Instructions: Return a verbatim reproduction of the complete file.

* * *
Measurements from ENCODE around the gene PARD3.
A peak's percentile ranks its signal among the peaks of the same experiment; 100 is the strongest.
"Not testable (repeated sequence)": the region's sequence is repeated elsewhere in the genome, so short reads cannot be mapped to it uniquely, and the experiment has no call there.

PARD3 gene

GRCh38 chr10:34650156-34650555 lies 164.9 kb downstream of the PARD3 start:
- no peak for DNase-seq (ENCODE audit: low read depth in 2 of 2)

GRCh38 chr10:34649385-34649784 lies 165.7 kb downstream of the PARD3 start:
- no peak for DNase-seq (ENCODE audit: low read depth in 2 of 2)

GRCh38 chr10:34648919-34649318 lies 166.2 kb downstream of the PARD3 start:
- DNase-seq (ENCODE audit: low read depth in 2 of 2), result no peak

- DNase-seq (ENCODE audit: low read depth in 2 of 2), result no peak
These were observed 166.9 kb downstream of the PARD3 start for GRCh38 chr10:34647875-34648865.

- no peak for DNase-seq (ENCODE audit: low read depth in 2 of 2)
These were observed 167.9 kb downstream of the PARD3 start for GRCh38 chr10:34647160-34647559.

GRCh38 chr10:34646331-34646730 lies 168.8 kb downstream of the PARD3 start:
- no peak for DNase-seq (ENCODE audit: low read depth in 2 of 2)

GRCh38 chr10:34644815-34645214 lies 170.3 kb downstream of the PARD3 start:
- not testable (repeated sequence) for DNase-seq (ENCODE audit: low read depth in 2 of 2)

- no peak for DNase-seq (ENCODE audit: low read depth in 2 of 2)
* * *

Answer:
Measurements from ENCODE around the gene PARD3.
A peak's percentile ranks its signal among the peaks of the same experiment; 100 is the strongest.
"Not testable (repeated sequence)": the region's sequence is repeated elsewhere in the genome, so short reads cannot be mapped to it uniquely, and the experiment has no call there.

PARD3 gene

GRCh38 chr10:34650156-34650555 lies 164.9 kb downstream of the PARD3 start:
- no peak for DNase-seq (ENCODE audit: low read depth in 2 of 2)

GRCh38 chr10:34649385-34649784 lies 165.7 kb downstream of the PARD3 start:
- no peak for DNase-seq (ENCODE audit: low read depth in 2 of 2)

GRCh38 chr10:34648919-34649318 lies 166.2 kb downstream of the PARD3 start:
- DNase-seq (ENCODE audit: low read depth in 2 of 2), result no peak

- DNase-seq (ENCODE audit: low read depth in 2 of 2), result no peak
These were observed 166.9 kb downstream of the PARD3 start for GRCh38 chr10:34647875-34648865.

- no peak for DNase-seq (ENCODE audit: low read depth in 2 of 2)
These were observed 167.9 kb downstream of the PARD3 start for GRCh38 chr10:34647160-34647559.

GRCh38 chr10:34646331-34646730 lies 168.8 kb downstream of the PARD3 start:
- no peak for DNase-seq (ENCODE audit: low read depth in 2 of 2)

GRCh38 chr10:34644815-34645214 lies 170.3 kb downstream of the PARD3 start:
- not testable (repeated sequence) for DNase-seq (ENCODE audit: low read depth in 2 of 2)

- no peak for DNase-seq (ENCODE audit: low read depth in 2 of 2)